A vast expanse of intermediate cruising runs connecting 11 different villages makes La Plagne an ideal destination for all types of children, from young tots to energetic teens. Most Brits stay in Belle Plagne (good for youngsters with a children’s playground for tots to learn in), Plagne 1800 (lots of chalets so best for groups of families) or Montchavin (the village is pretty and traffic-free, and there are confidence-building wooded blue runs leading to it). Each village has good ski schools and its own nursery run or two, then there are endless intermediate slopes (225km of them) plus several terrain parks and boardercross courses, and some fearsome off-piste that can be expored with a guide to keep more adventurous children entertained. And if that’s not enough, you can buy a Paradiski Pass or day extension, and hop on the Vanoise Express Cable Car to explore Les Arcs, which has a ski area that is almost as big as La Plagne’s. Ultimate Ski Guide to La Plagne >
Situated high in the French Alps, La Rosiere promises snow and sunshine, two useful ingredients in a successful family ski holiday. According to the locals the resort was created because ski instructors working across the valley in Les Arcs kept noticing how this spot frequently received fresh snowfalls that missed all the established French resorts, despite facing South and often being bathed in sunshine. And because it was built after the other high-altitide French resorts, La Rosiere’s architects learnt from the mistakes of the past and designed a resort that’s easy on the eye and nice to wander around. Even the large apartment complexes are constructed in an attractive chalet style with plenty of wood and slate, and the apartments inside tend to be genuinely family-sized rather than mere shoeboxes. The ski area, shared with La Thuile in Italy, was expanded in 2018 and is now big enough for most families for a week, but not so large that a family ski pass breaks the bank. And whilst the whole of La Rosiere is child-friendly, special mention should go to the suburb of Les Eucherts which is almost entirely traffic-free with plenty of convenient slope-side accommodation. Older teenagers and trendy parents might grumble that La Rosiere’s nightlife is nothing to boast about, and if the sunshine is too strong the pistes might be a bit icy in the morning and slushy by the late afternoon, but overall this is a great family ski resort. Ultimate Ski Guide to La Rosiere >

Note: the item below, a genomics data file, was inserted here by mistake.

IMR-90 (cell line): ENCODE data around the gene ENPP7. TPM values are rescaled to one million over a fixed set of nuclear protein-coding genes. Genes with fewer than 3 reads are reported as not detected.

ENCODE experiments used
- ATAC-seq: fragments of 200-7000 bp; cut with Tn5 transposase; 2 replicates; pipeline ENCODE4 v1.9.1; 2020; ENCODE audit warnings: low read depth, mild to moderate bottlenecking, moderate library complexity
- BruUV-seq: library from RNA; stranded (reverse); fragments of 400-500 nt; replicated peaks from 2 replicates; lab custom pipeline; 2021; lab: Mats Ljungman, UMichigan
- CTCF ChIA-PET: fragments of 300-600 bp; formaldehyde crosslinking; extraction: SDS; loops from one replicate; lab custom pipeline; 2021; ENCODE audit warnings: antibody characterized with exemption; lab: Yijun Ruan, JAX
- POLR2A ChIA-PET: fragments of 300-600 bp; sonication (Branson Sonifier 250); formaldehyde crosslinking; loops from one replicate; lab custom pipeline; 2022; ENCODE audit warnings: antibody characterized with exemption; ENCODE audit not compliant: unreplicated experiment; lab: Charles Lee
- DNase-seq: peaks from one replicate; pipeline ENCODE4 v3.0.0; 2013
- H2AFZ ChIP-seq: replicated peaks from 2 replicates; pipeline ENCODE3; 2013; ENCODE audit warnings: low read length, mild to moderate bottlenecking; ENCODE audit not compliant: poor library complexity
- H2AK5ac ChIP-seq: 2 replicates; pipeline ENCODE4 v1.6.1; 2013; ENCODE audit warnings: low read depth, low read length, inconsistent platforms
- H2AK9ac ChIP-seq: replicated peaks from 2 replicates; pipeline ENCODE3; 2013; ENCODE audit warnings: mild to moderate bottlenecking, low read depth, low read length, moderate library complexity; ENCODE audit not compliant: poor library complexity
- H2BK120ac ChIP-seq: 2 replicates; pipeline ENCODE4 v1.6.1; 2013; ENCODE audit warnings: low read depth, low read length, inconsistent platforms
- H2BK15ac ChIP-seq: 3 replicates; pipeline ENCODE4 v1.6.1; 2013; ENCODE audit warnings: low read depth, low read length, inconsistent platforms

Okay, this is a bit of a cheat, because Baqueira is not actually in the Alps although its altitiude, the size of its ski area, the varienty of its runs and its snow record are all respectable by Alpine standards. But before you admonish us for a basic geographical error, ask yourself what foreign language do your children learn at school? If the answer is Spanish, then coming to Baqueira is a great way to improve it and experience Spanish culture whilst enjoying a ski holiday. By local standards, the resort is expensive, but Euro for Euro it tends to be a little cheaper than comparable resorts in the Alps, and that helps family budgets. Spanish ski hours (the slopes tend to be deserted when the lifts first open) can also be a better fit with how teenagers like to spend their holidays. So think creatively about what you really want from an Alpine family holiday, and at least consider that the one that’s right for you might actually be located in the Pyrenees. Ultimate Ski Guide to Spanish ski resorts